Thursday, 22 June 2017
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Equity markets buoyant despite political uncertaintyFirst the Brexit referendum, then Donald Trump. In 2016, investors were surprised by events that pollsters and other experts said wouldn’t happen, although on both occasions stock markets swiftly recovered before reaching new highs.

Uncertainty and political risk remain key themes for financial markets in 2017.

Euro Weekly Update

Neither the British nor the Euroland statisticians had much to say for themselves. The monthly round of provisional purchasing managers' indices, in which the UK does not participate, indicated that activity in the €Z private sector continued at a decent clip in January even if not all of the readings met expectations.

Euro Weekly Update

With the Greek pensioners' bonus and the Italian banks' temporary liquidity discomfort quietly put to bed the euro went into the New Year looking steady, if uninspired. It ambled through the first week of 2017, enjoying some decent Euroland economic data without really celebrating them.

The purchasing managers' indices, which look at current and anticipated activity in the private sector, were mostly up on the month and better than forecast. Inflation was also higher than expected at a provisional 1.1%.

Euro Weekly Update

The European Commission said on Thursday that it would approve the Italian government's cash injection for the troubled lender Monte Paschi di Siena. It is not a bailout (for that would be prohibited by EU rules) it is "liquidity support" to tide it over a difficult patch. Investors had been fairly confident that, true to form, the EU would be able to cobble together a rescue for the bank so there was no reaction by the Euro.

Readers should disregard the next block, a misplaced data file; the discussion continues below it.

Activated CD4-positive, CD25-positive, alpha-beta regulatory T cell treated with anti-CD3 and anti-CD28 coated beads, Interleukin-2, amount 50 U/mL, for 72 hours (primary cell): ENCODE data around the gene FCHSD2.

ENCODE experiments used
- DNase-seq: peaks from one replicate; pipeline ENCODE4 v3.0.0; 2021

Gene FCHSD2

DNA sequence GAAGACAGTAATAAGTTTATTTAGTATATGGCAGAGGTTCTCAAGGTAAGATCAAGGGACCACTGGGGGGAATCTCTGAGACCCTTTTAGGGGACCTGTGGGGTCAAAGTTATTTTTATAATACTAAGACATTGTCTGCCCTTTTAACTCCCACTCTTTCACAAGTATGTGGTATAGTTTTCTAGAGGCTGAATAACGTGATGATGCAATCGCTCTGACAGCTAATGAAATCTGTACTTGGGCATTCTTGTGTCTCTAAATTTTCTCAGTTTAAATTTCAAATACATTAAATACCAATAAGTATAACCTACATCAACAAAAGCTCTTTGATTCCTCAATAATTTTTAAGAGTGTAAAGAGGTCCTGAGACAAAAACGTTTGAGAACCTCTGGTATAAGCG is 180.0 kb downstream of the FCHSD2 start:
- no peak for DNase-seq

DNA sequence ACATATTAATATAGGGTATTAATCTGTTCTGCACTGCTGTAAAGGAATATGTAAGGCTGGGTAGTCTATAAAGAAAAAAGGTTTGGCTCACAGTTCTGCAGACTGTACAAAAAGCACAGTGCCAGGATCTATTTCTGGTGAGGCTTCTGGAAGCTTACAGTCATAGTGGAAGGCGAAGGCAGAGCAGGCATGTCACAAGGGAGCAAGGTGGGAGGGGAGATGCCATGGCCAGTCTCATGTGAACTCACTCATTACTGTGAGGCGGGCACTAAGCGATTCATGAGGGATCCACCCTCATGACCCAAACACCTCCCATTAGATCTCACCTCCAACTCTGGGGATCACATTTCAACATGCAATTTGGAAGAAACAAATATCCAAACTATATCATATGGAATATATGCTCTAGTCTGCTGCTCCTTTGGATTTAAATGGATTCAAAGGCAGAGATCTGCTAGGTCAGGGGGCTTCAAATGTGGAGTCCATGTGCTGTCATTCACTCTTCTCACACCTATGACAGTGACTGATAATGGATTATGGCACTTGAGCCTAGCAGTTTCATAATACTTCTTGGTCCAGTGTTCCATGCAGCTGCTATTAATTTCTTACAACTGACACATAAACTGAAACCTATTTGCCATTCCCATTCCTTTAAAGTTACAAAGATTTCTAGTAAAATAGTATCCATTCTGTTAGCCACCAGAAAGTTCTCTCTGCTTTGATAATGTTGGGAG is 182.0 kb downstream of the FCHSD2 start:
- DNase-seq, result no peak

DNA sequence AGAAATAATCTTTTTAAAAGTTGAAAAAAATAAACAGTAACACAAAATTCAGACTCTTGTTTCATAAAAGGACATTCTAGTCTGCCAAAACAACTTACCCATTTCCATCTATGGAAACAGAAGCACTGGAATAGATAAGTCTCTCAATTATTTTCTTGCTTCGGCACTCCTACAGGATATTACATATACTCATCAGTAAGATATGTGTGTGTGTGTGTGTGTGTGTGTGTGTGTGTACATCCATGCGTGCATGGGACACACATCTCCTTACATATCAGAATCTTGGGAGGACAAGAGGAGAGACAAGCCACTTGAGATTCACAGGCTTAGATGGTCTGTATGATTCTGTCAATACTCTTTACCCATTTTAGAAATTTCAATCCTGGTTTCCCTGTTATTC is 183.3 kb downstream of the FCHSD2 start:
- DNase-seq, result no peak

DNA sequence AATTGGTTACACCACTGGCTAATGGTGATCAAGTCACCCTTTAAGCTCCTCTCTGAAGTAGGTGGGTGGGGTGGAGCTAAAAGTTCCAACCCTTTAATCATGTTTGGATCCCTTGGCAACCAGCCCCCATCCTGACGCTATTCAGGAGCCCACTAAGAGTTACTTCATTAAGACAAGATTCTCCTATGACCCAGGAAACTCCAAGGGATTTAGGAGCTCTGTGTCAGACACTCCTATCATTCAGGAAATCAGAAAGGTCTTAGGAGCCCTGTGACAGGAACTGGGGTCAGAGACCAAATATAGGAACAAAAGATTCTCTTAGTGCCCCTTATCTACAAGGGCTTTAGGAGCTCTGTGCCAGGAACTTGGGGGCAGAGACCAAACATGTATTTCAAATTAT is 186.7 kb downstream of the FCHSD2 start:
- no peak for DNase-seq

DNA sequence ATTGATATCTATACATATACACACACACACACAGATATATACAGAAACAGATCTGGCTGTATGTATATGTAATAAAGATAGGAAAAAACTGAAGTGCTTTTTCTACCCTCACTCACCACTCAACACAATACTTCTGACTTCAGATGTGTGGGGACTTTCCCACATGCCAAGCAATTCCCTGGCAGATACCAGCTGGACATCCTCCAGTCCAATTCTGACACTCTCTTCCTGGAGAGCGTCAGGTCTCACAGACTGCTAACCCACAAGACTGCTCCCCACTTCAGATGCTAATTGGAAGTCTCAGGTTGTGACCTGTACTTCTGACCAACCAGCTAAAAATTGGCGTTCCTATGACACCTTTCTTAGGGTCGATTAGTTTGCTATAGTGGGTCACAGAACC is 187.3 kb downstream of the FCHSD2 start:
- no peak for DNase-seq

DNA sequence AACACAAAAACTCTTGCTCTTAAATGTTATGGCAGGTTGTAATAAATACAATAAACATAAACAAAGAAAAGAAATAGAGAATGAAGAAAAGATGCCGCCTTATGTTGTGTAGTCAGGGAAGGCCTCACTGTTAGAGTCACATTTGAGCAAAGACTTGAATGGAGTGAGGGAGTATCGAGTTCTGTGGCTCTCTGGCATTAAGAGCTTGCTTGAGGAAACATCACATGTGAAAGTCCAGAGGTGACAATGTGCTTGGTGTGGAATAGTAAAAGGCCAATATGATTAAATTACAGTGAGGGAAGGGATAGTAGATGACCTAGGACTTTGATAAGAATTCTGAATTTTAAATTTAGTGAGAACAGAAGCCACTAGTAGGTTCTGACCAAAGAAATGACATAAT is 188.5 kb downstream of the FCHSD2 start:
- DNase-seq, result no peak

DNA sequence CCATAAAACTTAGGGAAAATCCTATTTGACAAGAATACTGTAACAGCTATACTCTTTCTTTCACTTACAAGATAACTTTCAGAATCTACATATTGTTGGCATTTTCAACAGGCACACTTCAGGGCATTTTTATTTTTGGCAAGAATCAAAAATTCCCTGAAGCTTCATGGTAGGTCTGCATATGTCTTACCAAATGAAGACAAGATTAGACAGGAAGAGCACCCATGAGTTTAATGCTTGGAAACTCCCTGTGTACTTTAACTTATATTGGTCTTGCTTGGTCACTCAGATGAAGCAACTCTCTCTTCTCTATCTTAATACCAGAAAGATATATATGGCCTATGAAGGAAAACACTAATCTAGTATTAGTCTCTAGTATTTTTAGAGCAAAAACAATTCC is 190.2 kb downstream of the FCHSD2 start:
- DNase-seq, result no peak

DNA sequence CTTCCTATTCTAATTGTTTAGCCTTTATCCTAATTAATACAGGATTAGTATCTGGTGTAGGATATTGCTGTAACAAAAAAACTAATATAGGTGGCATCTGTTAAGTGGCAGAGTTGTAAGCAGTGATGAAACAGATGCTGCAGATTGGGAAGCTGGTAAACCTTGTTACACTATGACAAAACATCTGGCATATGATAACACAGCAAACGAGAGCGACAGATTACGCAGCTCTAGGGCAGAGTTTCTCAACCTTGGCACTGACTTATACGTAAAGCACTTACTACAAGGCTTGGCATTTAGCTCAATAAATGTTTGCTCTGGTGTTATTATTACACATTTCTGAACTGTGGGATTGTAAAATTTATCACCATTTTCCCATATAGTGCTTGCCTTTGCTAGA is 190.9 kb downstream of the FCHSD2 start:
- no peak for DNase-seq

Euro Weekly Update

Much of the talk last week surrounded the Italian referendum and although the referendum result had been fairly widely anticipated, there had been doubts that Prime Minister Renzi would carry through his earlier pledge to resign if he lost. This topical conversation continued and to nobody's great surprise Italians rejected Prime Minister Matteo Renzi's referendum proposals for constitutional changes last Sunday.  Investors' initial reaction was to mark down the Euro on Monday morning.  Then, within an hour and a half, they changed their minds and the Euro forged ahead even though Sig. Renzi's resignation increases the political uncertainty in Italy.

Euro Weekly Update

The initial effect of Donald Trump's election to the White House seems to have run its course.  While investors still expect his policies for tax cuts and infrastructure spending to be positive for the dollar in the longer run they were not sufficiently enthusiastic to continue buying the dollar a month after the vote.  Despite the looming uncertainty of this weekend's referendum in Italy and presidential vote in Austria they still preferred the euro to the dollar: it strengthened by one US cent on the week.

Euro Weekly Update

If politics was the main driver for currencies at the end of last week, then it most certainly was again throughout the past five days. Wherever you were this week everyone had one eye on the US presidential election. It was an all but a steady introduction to the week for Europe; Germany reported a -0.6% monthly fall in factory orders while, for Euroland as a whole, retail sales were down by -0.2% and investor confidence improved by four and a half points to 13.1. Swiss inflation was steady at -0.2% and the Swiss National Bank's foreign currency reserves increased from SFr628bn to SFr630bn: they go up every month as a result of the SNB's interventions to sell the franc.

Euro Weekly Update

Last week ended on an average note for the euro, it was unchanged against the other dozen most actively-traded currencies. Over the last month the strongest performer had been sterling and by a good margin. Investors had taken a shine to the British pound, in the last week sterling gained an average 3.4% against the other dozen most actively-traded currencies.